Bubbles, fizz and sparkling wines

June 11 2014 by Lucy Anderson and Paul Henry

I told one of my friends recently that the corks in champagne bottles don’t originally start off mushroom-shaped, and that they are cylindrical like standard corks, only changing shape due to the time spent in bottle under pressure and the wire cage holding them in place.

She didn’t believe me, but it’s true…

Some other things to know about champagne so that you can impress your friends:

1)      It’s only called champagne if it comes from the Champagne region in France.  A few years ago the EU protected regional names, so everything outside of the Champagne region is called ‘sparkling wine’.

2)      Other names for sparkling wine include Sekt (Germany), Spumante (Italy) and Cava (Spain), or other popular generic terms such as ‘fizz’ and ‘bubbles’.

3)      There is a huge range of quality – so don’t get caught out. Cheap sparkling is made by adding bubbles in tank, similar to carbonating soft drinks, while the really good stuff is fermented in the bottle. Look out for the phrase ‘traditional method’ which indicates the latter: hand-made, time-consuming, higher-quality, production method.

4)      You can find both vintage and non-vintage sparkling wines.  The non-vintage wines are blends from a number of years, and give you a ‘house style’ carefully assembled by the winemaker to be consistent across every bottling.  Vintage wines are the product of a single, declared year, and usually only made when the conditions are exceptional. Both are good, especially some of the great years from Champagne including 1996; 2000; 2002; 2006….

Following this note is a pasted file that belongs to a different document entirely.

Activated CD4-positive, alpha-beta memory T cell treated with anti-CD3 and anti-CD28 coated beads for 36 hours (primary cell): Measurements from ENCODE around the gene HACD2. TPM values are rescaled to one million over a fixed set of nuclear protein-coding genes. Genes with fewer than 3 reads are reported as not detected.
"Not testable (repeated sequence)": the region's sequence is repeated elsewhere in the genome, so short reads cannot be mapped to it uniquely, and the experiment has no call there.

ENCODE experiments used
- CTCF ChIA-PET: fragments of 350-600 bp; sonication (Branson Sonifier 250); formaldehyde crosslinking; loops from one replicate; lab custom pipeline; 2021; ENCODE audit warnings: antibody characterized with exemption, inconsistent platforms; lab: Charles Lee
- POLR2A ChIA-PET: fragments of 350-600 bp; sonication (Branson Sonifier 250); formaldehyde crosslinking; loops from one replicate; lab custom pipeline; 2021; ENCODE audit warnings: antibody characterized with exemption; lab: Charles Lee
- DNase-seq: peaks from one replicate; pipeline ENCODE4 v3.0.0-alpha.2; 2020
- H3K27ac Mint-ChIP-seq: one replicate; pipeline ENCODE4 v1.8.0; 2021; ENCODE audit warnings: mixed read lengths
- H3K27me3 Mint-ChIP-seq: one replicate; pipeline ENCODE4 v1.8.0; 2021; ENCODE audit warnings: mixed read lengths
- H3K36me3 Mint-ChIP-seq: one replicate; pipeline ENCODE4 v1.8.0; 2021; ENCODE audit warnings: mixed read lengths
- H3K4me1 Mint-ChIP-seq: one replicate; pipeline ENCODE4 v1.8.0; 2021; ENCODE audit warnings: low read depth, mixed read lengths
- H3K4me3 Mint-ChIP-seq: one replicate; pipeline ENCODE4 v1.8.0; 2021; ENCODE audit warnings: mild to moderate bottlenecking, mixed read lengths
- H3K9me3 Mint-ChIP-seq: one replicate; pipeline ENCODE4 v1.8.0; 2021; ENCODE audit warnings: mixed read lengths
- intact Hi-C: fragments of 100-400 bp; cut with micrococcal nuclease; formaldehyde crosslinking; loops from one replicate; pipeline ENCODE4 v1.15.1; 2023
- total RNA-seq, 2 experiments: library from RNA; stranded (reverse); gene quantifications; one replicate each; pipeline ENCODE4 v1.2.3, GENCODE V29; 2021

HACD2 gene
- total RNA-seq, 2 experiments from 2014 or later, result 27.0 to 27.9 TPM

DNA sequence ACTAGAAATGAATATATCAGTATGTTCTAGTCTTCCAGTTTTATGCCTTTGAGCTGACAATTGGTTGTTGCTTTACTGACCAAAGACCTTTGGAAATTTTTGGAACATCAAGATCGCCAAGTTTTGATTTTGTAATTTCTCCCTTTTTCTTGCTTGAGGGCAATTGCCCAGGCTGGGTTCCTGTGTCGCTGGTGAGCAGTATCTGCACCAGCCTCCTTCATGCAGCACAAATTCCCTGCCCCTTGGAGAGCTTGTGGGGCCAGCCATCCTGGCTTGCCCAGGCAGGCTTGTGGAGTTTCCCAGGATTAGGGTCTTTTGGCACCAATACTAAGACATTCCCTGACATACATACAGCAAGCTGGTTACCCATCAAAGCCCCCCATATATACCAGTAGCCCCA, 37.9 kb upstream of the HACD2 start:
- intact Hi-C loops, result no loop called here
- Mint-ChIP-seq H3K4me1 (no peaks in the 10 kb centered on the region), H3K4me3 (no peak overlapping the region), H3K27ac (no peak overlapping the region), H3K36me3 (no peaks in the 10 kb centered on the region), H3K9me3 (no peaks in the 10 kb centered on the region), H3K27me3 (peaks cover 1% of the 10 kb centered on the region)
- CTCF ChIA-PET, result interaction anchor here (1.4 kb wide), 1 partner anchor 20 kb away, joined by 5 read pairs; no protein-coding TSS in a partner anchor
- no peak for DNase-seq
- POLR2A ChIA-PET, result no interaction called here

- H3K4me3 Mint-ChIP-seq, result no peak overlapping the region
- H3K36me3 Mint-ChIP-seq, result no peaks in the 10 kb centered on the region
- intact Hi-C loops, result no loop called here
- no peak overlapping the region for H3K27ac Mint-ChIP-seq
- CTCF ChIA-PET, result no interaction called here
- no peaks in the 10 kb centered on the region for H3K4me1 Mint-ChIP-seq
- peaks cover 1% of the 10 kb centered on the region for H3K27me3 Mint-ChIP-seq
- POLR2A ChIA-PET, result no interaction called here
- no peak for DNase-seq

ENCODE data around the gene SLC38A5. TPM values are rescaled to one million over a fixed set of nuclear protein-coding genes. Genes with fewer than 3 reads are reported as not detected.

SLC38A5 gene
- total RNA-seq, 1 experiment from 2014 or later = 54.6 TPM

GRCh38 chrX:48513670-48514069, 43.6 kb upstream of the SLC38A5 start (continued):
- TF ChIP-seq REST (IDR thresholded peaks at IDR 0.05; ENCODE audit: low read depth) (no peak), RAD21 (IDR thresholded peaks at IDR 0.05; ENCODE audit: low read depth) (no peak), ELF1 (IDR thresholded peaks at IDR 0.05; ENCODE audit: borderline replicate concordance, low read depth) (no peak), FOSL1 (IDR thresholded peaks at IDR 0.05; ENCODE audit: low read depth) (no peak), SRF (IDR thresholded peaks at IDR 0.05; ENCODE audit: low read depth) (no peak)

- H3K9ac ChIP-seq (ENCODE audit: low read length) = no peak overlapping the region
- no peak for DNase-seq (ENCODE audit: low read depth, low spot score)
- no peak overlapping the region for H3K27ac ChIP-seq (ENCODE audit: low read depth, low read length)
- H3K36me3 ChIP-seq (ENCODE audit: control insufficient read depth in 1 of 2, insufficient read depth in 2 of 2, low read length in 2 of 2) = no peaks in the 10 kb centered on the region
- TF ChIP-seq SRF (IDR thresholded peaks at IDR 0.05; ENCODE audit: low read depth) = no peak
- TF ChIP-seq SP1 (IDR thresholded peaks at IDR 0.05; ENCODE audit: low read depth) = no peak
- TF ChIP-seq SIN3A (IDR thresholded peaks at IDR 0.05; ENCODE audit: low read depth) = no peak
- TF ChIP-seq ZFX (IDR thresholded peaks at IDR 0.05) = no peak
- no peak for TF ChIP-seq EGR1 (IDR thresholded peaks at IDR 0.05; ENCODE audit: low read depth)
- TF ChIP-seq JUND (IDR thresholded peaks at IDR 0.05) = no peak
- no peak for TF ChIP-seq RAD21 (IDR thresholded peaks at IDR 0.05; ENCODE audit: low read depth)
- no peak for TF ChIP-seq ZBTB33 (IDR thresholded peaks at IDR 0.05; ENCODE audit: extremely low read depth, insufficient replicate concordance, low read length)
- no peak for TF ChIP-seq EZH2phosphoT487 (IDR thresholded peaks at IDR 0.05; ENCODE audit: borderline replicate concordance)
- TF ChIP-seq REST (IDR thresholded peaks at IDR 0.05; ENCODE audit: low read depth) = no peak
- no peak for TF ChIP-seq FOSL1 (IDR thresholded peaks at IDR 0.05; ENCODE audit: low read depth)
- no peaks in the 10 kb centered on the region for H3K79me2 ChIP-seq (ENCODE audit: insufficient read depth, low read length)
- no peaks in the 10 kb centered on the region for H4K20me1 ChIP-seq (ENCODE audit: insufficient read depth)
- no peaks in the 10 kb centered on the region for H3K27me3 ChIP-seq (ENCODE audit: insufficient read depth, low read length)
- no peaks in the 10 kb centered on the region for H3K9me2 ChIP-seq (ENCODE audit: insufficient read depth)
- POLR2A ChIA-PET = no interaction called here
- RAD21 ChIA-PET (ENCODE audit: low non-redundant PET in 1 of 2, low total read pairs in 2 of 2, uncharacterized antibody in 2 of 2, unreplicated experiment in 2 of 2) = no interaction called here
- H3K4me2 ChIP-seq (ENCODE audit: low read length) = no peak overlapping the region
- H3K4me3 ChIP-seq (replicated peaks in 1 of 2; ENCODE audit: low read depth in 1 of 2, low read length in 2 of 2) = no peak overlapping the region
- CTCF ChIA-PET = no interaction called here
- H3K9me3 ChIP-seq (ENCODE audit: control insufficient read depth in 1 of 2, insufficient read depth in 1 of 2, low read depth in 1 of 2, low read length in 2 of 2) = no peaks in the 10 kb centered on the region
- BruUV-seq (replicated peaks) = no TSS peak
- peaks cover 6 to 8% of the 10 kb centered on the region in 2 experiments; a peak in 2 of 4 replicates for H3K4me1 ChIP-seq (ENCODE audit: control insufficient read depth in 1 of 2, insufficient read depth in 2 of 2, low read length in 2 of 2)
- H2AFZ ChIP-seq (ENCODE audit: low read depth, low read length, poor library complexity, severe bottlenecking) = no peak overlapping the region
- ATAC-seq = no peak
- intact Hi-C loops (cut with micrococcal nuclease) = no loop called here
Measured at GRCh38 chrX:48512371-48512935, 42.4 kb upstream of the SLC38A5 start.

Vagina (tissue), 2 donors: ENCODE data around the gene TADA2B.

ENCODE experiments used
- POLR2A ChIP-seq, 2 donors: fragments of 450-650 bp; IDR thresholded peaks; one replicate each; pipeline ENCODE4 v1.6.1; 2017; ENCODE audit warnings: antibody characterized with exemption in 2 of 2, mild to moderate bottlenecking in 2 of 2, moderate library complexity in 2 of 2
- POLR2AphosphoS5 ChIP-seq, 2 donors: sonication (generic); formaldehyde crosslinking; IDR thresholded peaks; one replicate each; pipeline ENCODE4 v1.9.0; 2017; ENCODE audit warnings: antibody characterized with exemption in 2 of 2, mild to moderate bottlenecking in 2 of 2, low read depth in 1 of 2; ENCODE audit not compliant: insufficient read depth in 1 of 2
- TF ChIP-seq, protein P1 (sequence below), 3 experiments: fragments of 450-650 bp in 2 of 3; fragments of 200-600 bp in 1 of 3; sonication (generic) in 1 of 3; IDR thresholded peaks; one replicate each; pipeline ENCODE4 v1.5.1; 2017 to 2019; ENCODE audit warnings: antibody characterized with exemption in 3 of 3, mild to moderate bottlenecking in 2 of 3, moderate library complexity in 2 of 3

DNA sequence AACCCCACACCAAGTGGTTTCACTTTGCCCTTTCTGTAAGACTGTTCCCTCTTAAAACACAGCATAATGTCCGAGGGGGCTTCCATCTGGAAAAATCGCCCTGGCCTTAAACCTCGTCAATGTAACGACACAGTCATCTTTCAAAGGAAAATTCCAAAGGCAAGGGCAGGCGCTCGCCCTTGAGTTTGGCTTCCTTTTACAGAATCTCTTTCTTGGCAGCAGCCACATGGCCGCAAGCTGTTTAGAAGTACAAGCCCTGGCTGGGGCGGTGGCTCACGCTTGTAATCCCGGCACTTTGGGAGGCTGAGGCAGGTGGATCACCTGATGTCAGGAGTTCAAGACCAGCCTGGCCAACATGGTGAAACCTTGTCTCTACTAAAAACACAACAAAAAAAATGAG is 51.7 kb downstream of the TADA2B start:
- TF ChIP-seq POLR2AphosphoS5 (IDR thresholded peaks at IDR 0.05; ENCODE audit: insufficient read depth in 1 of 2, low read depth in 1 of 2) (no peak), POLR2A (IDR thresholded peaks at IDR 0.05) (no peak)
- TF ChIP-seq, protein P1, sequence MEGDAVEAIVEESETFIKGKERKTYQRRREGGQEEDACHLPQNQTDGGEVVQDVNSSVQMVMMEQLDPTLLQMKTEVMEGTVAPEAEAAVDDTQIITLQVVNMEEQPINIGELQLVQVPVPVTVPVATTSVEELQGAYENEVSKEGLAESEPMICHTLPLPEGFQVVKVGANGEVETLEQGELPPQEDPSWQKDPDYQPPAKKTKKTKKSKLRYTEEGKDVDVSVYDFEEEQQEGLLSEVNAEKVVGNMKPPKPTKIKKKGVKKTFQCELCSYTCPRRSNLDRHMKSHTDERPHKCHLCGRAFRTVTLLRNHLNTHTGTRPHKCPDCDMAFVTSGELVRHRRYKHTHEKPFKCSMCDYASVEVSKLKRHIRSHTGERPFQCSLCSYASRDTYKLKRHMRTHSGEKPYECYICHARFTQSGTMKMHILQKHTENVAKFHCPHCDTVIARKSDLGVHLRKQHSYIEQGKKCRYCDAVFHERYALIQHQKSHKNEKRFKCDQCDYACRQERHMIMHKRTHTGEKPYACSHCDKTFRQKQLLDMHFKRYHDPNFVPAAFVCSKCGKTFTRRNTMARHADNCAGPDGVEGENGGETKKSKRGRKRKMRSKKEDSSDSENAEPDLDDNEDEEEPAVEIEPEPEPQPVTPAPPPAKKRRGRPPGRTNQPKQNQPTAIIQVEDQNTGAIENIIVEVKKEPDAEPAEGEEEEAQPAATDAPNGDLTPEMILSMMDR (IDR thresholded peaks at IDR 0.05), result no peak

5)      If you are thinking of enjoying a glass or bottle of sparkling wine, don’t get caught out by accidentally buying a style you don’t like.


In Hong Kong we are very lucky to have a great range of Sparkling wines.

Champagne is widely available, vintage and non-vintage, and there are other Sparkling wines from around the world with price points ranging from HK$100 to HK$1,000+++.

We’ve picked our heroes that are available in HK:

Sachetto Prosecco Brut $115

Why not try a top quality Prosecco?  This wine will be softer, fruitier and have less ‘bubbles’ than other sparkling wines do, but it makes a great Sunday brunch option.

Jansz Premium Rose Non-Vintage $198

There can be no doubt that Tasmania, in Australia, is currently top of the cool-climate sparkling wine offerings.   Enjoy it on its own, with some Aussie oysters, or, our favourite match is with steamed dumplings.

Chapel Down Brut $260

Brits in HK might like to know that Altaya has just started bringing in one of the UK’s finest sparkling wines – Chapel Down. This is a great example of why the French are now investing in vineyards in the south-east of England

Piper Heidsieck Cuvee Brut Non-Vintage $458

We think it is hard to look beyond this classic, medium-bodied champagne to encourage the idea that great champagne should be part of your regular repertoire, and not just for special occasions.

Larmandier Bernier Traditional Brut Non-Vintage $469

Anyone who truly loves champagne can’t really go past the new ETC shop in Central.  It is easy to keep buying wines or brands you know, but if you want to venture beyond the familiarity of the well-known houses – such as Pol Roger; Veuve Clicquot or Krug – and try some of the smaller, specialist houses this is our recommendation.

Pierre Gimonnet Fleuron 2002 (Premier Cru) $620

The champagnehouse.com.hk has a large and excellent selection of vintage and non-vintage Champagnes, and we think this one represents excellent value for a great vintage – and it is a good opportunity to try a mature style with nearly 10 years of bottle age.